Reviewer: Rebecca Cohen
The Magic of Motown has come to The Lowry, ready to thrill music lovers with some of their most loved tracks from the past. But unfortunately the only Wonder they are going to get on the night is why this show doesn’t offer more, and the Temptations, more often than not, will be to help in giving this production a new lease of life.
The premise of the performance, which is now in its tenth year, is good. Celebrating the era of classic artists such as The Four Tops, The Supremes and Diana Ross, this show offers an audience a chance to reminiscence and reflect on classics such as Ain’t No Mountain, My Girl and Signed, Sealed, Delivered which are performed on stage in front of a live band. However, the combination of shoddy routines, poor staging and predictable lighting mean audiences are more likely going to leave disappointed than Dancing in the Streets.
The vocals, it cannot be disputed, are strong overall, with renditions of Endless Love and a Jackson 5 medley being some of the saviours of the show. When the boys sing a capella, it does truly showcase their vocal talent and proves that with the right production, they could be truly phenomenal. There are times, nonetheless, when the music is so loud it distorts and becomes uncomfortable listening for the audience.
The main problem though is the overall production quality, the ‘product’ of the show having not been revamped or properly thought through. The choreography is poor throughout, the foundation of many routines being nothing more than just a ‘step dig’, and often it either lacks energy or is too over the top, without any happy medium. It dubs itself as an ‘explosive concert experience’ and yet unlike any concert it doesn’t give its artists chance to develop a relationship with its audience – instead 40 classics are crammed into one evening’s entertainment, giving the performers no time at all to develop a real rapport with their crowd. In fact, given that the strength of the show is the singing, this would work far better as a cabaret dining experience than a full-scale show in a theatre environment, and would give the cast a better forum to share their skills.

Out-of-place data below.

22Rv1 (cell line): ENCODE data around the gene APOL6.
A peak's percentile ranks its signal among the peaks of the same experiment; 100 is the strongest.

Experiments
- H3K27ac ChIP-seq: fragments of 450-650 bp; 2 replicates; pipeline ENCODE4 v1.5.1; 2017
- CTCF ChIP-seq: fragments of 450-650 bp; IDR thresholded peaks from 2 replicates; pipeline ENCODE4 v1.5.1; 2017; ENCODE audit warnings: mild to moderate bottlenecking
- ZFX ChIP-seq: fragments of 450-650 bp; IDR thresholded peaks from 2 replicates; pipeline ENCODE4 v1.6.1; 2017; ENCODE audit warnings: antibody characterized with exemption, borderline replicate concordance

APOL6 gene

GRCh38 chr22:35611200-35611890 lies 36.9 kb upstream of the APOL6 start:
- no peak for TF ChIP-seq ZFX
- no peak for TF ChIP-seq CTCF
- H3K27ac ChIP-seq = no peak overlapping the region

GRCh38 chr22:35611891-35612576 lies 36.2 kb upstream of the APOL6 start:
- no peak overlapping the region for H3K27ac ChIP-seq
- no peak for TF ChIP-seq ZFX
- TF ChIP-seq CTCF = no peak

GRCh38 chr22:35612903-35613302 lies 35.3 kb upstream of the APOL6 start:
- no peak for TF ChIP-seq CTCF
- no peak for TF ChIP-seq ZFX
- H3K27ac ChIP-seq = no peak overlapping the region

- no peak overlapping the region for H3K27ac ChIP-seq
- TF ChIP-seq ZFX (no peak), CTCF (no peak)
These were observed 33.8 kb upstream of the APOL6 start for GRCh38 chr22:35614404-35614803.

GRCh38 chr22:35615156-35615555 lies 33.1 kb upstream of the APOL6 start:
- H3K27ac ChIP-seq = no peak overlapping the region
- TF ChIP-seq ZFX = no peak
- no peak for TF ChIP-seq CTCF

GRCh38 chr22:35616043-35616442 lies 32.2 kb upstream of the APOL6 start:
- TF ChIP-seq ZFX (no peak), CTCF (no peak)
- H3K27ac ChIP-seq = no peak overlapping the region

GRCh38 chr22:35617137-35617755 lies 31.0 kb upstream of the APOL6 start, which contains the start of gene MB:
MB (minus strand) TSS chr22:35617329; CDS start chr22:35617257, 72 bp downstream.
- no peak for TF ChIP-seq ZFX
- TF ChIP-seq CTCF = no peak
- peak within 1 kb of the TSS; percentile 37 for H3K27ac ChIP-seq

The backdrop too is stagnant, the projected stills being a random mix of photographs of Motown artists, theatre curtains, night stars that look like a screensaver, and more. A moving montage of the timeless singers the show is celebrating, for example, would be a better way to utilise the space and make the performance a more nostalgic experience. More professional dancers and stronger routines, too, would help to bring a new energy to the performance.
While Motown fans will certainly take pleasure from the show’s popular playlist, this is one production that certainly cannot be called magic until a few more tricks are thrown into the mix.
Reviewed on 6 February 2017 | Image: Contributed